In the next four years State revenues grew exponentially — US$280 million in 2009, US$900 million in 2010, US$1,7 billion in 2011, US$2,8 billion in 2012 and our budget for 2013 was US$4,3 billion. In 2012, we liquidated all local currency bank balances for the paltry US$19 million. The problem then was that we were starting to trade very substantially on electronic platforms. The traditional role of the banks and currency was changing very rapidly.

Cheque books vanished, cash transactions declined to a small fraction of the local market. The Reserve Bank of Zimbabwe (RBZ) printing machines resumed activity after four years of inactivity — not to produce paper money, but electronic money.

Suddenly we were wealthy again — Zimbabweans had bank balances worth US$23 billion. Compare that with the paltry US$19 million in January 2009.

But it was not real money, it was mainly air. When Mthuli Ncube took over as Finance minister in 2018, he quickly stated the obvious — our RTGs balances were not real money, it was something else and did not, in any way represent the real value of our currency holdings.

I said at the time that if you wanted to know whether our currency was worth US dollars at 1:1, just take $1 000 bond notes to the RBZ and ask for real US dollar.

If you were paid, then in about five minutes the queue outside the bank would stretch to Mbare.

He let the local dollar loose, called it the RTGs dollar (electronic dollar) and allowed it to float. In June 2020, just two years later, the local currency was trading at $135:US$1.

Inflation in local currency, tied almost directly to the exchange rate, went to 850% mid-year. Suddenly we were poor again. The common expectation at that point was that it was “business as usual” and that the local currency would be at 200 to 1 by the end of the year.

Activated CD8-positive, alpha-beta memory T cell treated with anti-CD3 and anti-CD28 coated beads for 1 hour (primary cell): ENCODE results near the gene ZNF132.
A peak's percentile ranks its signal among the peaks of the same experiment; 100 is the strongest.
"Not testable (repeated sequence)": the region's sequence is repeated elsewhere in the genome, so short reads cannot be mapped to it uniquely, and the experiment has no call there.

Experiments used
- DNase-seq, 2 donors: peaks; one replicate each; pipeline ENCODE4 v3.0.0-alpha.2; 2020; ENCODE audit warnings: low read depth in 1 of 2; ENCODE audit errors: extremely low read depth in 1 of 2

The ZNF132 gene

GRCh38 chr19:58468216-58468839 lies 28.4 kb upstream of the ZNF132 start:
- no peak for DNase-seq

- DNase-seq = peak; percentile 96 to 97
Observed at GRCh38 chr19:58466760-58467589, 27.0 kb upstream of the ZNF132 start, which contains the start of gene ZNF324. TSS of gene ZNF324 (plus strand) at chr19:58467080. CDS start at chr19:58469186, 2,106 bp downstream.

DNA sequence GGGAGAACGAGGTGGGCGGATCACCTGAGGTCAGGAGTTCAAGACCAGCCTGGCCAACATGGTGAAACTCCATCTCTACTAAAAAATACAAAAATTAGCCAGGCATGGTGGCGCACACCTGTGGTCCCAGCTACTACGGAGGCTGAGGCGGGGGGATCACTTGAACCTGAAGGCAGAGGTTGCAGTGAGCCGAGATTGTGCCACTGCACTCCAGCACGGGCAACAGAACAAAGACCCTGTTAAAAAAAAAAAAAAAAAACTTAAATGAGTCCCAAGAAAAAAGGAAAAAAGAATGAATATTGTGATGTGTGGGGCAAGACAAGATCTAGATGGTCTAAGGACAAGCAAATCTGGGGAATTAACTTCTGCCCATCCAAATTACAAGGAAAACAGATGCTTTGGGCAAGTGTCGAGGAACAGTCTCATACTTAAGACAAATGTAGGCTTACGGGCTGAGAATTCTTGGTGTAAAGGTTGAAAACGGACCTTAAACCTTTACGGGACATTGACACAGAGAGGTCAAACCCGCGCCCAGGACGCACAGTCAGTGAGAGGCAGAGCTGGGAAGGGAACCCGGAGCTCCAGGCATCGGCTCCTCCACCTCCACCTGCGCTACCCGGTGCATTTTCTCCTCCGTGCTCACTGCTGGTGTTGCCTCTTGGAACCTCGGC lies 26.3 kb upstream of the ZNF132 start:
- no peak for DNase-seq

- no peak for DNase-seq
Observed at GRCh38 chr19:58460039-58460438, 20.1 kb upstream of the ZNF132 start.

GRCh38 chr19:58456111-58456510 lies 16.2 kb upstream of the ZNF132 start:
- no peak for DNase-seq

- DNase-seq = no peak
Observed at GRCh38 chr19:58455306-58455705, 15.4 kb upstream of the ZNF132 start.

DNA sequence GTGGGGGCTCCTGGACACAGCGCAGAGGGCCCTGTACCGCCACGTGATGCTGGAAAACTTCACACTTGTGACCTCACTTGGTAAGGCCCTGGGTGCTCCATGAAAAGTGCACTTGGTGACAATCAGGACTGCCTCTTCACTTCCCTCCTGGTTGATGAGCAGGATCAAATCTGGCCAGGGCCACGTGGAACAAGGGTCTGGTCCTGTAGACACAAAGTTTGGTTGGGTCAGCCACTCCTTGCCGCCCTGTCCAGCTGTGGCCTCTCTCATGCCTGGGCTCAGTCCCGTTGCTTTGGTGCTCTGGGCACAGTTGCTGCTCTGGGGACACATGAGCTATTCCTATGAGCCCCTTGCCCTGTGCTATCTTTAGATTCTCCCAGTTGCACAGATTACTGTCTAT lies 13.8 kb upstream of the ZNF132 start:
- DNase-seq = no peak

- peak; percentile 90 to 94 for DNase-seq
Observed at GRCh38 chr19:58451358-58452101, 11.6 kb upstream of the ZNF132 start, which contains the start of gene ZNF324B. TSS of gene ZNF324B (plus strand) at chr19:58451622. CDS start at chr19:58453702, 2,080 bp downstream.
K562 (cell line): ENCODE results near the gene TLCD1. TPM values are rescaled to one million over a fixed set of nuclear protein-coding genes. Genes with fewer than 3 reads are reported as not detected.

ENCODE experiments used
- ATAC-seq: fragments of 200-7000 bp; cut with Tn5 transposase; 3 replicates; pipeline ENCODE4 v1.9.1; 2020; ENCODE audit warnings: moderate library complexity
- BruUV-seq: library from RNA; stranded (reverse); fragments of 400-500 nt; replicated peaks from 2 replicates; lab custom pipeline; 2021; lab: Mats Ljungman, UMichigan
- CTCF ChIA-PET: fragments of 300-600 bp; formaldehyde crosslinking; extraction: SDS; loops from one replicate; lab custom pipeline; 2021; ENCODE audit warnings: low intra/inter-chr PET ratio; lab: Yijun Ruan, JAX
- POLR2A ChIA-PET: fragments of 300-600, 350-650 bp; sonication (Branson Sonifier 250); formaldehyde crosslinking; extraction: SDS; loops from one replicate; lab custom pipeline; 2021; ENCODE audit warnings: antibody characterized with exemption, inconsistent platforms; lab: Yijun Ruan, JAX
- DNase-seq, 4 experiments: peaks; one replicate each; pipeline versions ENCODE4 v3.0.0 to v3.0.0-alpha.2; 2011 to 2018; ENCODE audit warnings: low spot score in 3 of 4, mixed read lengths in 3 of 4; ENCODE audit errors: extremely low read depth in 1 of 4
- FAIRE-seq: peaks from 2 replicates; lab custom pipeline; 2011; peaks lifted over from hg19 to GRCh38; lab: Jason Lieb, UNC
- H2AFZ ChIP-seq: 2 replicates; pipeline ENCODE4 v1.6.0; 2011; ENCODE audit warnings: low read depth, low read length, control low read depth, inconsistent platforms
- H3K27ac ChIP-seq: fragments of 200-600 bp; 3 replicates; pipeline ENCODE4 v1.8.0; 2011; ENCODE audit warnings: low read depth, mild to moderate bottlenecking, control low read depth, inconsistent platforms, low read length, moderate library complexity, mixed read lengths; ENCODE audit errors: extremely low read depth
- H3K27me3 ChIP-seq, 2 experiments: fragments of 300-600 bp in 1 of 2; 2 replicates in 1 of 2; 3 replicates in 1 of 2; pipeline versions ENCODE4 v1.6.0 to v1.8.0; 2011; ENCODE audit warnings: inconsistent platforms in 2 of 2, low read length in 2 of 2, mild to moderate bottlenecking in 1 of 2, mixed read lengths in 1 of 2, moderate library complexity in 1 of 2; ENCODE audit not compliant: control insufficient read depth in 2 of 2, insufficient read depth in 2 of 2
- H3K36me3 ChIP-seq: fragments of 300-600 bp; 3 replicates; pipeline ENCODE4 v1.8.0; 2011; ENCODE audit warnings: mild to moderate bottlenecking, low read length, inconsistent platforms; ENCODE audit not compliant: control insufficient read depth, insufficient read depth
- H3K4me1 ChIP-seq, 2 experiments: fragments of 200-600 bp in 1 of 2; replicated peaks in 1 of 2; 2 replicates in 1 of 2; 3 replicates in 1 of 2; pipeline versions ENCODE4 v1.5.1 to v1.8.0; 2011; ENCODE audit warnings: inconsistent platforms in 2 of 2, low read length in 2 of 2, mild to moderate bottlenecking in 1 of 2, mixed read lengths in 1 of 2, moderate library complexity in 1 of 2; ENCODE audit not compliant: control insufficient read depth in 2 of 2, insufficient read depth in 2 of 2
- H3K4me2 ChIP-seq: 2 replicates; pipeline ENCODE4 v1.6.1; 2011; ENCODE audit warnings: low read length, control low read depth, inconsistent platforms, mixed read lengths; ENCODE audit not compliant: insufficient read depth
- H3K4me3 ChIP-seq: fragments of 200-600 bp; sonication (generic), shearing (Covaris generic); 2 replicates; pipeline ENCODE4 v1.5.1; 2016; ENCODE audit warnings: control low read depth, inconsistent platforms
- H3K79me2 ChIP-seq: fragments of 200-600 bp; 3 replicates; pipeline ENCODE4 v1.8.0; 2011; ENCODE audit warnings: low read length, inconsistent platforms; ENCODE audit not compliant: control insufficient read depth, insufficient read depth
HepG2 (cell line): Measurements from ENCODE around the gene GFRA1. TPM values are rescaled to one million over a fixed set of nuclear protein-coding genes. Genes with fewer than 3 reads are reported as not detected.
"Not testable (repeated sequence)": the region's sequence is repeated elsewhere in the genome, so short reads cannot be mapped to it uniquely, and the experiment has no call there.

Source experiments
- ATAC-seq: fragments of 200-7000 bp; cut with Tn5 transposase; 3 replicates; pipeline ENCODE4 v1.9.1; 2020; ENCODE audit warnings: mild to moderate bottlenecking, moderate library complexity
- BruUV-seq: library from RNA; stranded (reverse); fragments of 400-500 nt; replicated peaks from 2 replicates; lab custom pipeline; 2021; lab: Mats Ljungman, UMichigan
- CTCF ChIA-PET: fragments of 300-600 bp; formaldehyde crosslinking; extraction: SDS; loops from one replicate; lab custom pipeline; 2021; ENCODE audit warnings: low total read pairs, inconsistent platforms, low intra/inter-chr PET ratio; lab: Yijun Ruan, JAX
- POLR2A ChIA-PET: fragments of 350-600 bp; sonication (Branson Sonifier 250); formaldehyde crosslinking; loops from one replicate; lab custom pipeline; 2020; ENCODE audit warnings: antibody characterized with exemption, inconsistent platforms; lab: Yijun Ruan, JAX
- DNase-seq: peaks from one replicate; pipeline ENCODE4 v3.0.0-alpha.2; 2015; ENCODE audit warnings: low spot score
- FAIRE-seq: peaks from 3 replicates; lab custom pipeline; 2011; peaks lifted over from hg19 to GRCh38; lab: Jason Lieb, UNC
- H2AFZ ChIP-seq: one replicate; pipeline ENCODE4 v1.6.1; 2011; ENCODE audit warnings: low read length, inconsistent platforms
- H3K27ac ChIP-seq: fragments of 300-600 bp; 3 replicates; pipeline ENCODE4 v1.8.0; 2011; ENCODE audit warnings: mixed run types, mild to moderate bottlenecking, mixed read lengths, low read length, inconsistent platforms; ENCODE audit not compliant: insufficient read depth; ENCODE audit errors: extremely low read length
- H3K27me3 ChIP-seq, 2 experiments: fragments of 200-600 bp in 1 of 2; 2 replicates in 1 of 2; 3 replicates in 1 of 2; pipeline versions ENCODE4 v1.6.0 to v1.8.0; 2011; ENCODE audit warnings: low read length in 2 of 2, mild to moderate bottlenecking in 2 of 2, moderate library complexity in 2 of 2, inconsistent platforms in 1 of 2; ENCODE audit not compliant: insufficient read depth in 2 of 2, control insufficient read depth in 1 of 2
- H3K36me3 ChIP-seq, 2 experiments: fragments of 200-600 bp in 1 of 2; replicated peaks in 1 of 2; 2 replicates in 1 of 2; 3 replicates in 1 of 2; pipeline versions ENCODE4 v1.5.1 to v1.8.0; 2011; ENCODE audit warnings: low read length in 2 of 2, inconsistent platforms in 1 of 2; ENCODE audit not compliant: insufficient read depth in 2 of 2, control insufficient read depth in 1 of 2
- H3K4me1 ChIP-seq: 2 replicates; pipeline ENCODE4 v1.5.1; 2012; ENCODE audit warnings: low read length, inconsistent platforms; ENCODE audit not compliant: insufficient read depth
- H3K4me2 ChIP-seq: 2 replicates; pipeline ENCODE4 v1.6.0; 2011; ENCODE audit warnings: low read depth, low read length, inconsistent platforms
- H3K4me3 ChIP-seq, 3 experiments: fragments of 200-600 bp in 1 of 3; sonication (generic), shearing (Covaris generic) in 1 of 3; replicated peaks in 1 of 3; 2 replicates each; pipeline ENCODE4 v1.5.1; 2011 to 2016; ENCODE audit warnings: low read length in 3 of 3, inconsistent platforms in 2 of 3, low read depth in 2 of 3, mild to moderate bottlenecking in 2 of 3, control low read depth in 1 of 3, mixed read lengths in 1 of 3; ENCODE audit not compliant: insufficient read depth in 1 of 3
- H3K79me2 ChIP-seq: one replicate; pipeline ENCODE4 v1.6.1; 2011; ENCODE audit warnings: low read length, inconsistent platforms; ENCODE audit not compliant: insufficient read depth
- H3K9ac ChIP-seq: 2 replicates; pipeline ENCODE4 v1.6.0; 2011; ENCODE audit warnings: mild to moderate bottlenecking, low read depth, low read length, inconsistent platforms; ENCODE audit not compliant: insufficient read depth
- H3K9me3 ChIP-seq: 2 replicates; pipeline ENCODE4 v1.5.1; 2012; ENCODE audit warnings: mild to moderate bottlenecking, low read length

However, we had not read the game plan, it was called the transitional stabilisation programme (TSP).

This had been published in August 2018 by the new government and most of us had dismissed its contents as just another false State vision of where we were going.

The reality was very different. We were wrong, the new government implemented the TPS. They balanced the budget, reduced recurrent expenditure and raised taxes.

It allowed inflation to devalue our stock of electronic US dollars to more realistic levels and it curbed the printing of money. Someone said it threw away the printing press. Slowly the fundamentals started to assert themselves.

In June 2020, a decision was taken to start a formal market for foreign exchange. The reason for this was the failure of the banks themselves to do this, the appreciation that, at $135:US$1 the local currency was seriously undervalued and the direct correlation between the exchange rate and inflation. Money supply was no longer the cause of our inflation.